The audio de-synchronizes after a little while and I don't understand why. But I also don't care that much, since it's meant to be played silently. However if you find a fix, let me know.
THE CYBERIZER analyzes videos to find the scene breaks and then shuffles and re-assembles them with a burst of static in between. Twenty hours of music videos go in, and three hours later, six hours of mind massage squirts out. You can see this project making its live premiere at CYBERDELIA on Feb 28! I tried to upload six hours of it to Youtube last week, and that's what got me the record-breaking take-down notice, but it looks a little bit like this:
Tags: art, computers, copyright, dnalounge, firstperson, glitch, mad science, mpegs, music, tv, xscreensaver
For what it's worth, I have some audiobook-related tooling on GH that also loses time sync over long durations. I've hacked at it for years and never gotten it perfect.
As near as I can tell, ffmpeg (and similar tools, including perl audio modules) don't actually calculate real durations, they just give a "close enough" estimate based on the frame count or something. It works for joining a few songs, but the jitter adds up over hours, especially for lots of tracks.
A number of tools have an equivalent to "ignore xing header", which sometimes helps a little if the tool is completely braindead about VBR because it was written in 1994 or something.
Also, it didn't look like you were doing it in the tool, but should you use sox to crossfade or beat match, it takes the duration of the overlap as a recommendation, not a hard target. At which point there's no way to know the resulting duration with any precision without writing out the file and reading it back in after each join.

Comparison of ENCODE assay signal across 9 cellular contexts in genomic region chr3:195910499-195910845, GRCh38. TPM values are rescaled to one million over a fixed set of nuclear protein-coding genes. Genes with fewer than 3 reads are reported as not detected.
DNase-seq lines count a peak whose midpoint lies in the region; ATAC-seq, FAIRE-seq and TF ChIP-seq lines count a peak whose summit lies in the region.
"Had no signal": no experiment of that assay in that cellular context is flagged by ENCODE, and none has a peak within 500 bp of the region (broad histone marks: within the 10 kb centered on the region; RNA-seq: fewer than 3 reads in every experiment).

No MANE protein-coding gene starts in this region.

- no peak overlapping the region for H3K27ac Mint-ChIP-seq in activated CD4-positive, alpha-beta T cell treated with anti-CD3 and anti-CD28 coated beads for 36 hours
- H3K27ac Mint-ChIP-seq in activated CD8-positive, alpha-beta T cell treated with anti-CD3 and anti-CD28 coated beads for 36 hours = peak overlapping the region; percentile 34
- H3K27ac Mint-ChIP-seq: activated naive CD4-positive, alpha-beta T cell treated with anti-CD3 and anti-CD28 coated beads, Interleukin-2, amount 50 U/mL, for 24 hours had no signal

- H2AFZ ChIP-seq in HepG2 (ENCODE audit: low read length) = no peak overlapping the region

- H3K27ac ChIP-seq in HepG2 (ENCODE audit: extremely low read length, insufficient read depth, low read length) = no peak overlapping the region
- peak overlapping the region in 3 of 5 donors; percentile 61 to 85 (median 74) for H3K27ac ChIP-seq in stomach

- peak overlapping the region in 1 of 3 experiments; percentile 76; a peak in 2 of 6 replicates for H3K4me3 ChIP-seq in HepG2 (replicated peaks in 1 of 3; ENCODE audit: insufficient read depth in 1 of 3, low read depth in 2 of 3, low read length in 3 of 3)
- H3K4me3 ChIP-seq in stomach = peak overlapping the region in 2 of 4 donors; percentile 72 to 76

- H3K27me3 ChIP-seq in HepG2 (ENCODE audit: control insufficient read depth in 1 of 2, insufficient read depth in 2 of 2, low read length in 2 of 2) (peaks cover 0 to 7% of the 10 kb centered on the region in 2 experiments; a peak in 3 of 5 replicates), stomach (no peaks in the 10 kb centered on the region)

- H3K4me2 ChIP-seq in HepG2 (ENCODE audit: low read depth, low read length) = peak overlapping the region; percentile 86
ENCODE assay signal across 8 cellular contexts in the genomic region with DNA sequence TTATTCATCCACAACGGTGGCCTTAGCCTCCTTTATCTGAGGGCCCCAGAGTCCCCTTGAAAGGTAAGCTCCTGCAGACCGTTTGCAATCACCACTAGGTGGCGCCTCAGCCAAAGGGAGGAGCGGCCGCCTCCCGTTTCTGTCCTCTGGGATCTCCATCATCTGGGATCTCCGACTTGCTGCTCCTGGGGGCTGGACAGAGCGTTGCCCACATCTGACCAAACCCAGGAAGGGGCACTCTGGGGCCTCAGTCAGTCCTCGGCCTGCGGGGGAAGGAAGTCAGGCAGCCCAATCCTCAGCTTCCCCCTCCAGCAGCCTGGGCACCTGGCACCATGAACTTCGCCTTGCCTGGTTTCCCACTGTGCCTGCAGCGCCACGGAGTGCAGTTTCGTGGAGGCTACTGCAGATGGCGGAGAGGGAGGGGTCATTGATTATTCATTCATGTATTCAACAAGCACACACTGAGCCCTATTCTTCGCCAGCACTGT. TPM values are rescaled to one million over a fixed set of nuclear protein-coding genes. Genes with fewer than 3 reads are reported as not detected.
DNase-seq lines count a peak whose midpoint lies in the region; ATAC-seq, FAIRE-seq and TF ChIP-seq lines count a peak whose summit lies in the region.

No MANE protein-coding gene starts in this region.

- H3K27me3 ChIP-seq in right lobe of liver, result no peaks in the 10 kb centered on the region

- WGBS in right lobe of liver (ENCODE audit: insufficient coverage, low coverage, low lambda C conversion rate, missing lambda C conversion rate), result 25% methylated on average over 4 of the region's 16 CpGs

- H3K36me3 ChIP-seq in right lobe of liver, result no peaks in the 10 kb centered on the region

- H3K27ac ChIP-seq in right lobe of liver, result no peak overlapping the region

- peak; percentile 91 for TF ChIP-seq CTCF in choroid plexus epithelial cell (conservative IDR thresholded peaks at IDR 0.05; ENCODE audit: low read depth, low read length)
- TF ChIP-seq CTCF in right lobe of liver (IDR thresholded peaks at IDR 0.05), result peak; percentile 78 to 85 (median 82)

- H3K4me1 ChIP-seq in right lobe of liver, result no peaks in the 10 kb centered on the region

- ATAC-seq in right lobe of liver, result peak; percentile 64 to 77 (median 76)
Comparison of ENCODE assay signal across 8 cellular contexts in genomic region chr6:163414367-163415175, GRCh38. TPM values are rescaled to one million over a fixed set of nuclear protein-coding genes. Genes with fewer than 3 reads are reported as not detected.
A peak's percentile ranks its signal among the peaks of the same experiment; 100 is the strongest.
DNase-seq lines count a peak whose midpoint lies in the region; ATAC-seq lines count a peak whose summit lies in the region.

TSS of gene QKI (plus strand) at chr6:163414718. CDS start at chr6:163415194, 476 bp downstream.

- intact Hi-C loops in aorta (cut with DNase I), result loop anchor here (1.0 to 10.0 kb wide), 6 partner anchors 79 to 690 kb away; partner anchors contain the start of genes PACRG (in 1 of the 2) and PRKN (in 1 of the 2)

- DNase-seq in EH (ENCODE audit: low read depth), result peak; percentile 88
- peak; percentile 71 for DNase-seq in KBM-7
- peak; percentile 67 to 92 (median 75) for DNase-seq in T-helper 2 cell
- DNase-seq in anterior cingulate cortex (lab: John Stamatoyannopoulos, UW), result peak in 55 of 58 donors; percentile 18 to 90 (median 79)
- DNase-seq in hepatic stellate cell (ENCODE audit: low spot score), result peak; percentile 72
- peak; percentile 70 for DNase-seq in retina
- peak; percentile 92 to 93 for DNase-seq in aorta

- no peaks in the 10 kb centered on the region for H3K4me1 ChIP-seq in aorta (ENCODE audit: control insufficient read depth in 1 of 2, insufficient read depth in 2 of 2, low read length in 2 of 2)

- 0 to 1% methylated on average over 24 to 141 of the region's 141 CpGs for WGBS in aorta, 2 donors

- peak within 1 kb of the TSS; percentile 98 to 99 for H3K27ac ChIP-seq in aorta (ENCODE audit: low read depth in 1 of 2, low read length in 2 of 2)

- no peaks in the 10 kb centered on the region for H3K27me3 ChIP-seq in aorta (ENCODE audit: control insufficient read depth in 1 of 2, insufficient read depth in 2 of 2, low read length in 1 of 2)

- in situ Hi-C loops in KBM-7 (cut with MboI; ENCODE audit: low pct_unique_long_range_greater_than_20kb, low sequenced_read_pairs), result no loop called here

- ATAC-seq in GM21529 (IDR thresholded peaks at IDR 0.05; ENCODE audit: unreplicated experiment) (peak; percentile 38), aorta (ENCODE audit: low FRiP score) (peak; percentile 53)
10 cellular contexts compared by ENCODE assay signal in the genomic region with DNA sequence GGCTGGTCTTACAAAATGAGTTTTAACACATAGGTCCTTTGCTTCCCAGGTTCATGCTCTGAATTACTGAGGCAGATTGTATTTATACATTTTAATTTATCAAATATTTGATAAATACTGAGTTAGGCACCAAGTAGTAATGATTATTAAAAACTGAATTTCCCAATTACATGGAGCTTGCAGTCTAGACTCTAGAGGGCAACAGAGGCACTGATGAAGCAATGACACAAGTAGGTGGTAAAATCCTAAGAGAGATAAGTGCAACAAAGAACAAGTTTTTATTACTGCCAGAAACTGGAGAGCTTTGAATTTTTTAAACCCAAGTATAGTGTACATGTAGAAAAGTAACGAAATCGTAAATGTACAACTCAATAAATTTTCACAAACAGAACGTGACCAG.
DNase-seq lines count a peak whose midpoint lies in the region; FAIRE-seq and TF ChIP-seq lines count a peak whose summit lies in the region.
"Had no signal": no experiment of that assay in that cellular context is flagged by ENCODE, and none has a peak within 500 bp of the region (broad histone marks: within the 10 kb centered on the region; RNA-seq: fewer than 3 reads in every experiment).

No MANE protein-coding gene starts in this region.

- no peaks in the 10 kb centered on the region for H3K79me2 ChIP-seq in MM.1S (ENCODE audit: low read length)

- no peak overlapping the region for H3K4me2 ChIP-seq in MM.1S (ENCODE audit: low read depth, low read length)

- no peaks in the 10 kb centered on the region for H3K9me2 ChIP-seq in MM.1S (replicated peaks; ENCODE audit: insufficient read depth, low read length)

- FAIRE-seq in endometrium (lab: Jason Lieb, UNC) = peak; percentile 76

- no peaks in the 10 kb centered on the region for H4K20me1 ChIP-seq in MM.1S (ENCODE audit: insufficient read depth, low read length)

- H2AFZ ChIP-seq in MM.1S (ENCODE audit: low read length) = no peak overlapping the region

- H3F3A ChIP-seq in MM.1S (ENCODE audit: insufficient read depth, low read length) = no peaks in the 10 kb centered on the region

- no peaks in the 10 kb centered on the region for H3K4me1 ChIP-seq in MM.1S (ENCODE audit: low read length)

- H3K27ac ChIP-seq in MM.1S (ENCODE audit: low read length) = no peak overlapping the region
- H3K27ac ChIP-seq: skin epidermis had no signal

My first thought (well, second thought; the first was "damn, that's cool") was that some of the clips are too short and everything blurs into the static, so I appreciate this:
# --min-clip-length H:MM:SS Don't allow any input scene to be shorter
# than this. Default 4 seconds.
It's good to see that somebody still believes in user preferences, not "You'll take what we give you and like it, peasant."
This is relevant to my interests, but I'm getting a warning and a "short file" error when I try to run the code. It seems to ingest the videos fine (from the command line), but then exits...
nesf$ perl cyberizer.pl --max-length 0:10:00 --out out.mp4 *.mp4
cyberizer.pl: creating video of length 0:10:00...
cyberizer.pl: scanning for scene breaks in 11 input files...
cyberizer.pl: selecting scenes... 0:00:00
cyberizer.pl: selected 95 of 290 scenes; extracting...
Use of uninitialized value in numeric lt (<) at cyberizer.pl line 620 (#1)
(W uninitialized) An undefined value was used as if it were already
defined. It was interpreted as a "" or a 0, but maybe it was a mistake.
... cut ...
cyberizer.pl: short file: /tmp/cyberizer.37a84119-00000.00001.ts from static.mp4
Input #0, mov,mp4,m4a,3gp,3g2,mj2, from 'static.mp4':
... cut ...
When in doubt, upgrade ffmpeg. Run it with -vvvv to see the full ffmpeg log. If it breaks you can keep both pieces.
OK, here's the comment where I confess to "pilot error." Looking at the logs, it was my lack of libfdk_acc that was causing the abort. (libfdk_aac is no longer available in prebuilt ffmpeg binaries.) Once I commented out that line in the ffmpeg options and went back to aac, it completed. It's all good.
Any chance of getting the full video through some other means?
Can anyone explain to me why my output files have weirdo frame rates of 26.13 fps or 26.06 fps even though I've specified "-r 30" in my encoder options?
Stream #0:0(und): Video: h264 (High) (avc1 / 0x31637661), yuv420p, 1280x720 [SAR 1:1 DAR 16:9], 3946 kb/s, 26.13 fps, 30 tbr, 90k tbn, 60 tbc (default)
Stream #0:0(und): Video: h264 (High) (avc1 / 0x31637661), yuv420p, 1280x720 [SAR 1:1 DAR 16:9], 3902 kb/s, 26.07 fps, 30 tbr, 90k tbn, 60 tbc (default)
-c:v libx264 -profile:v high -pix_fmt yuv420p -acodec libfdk_aac -b:a 192k -r 30 -movflags faststart -max_muxing_queue_size 10240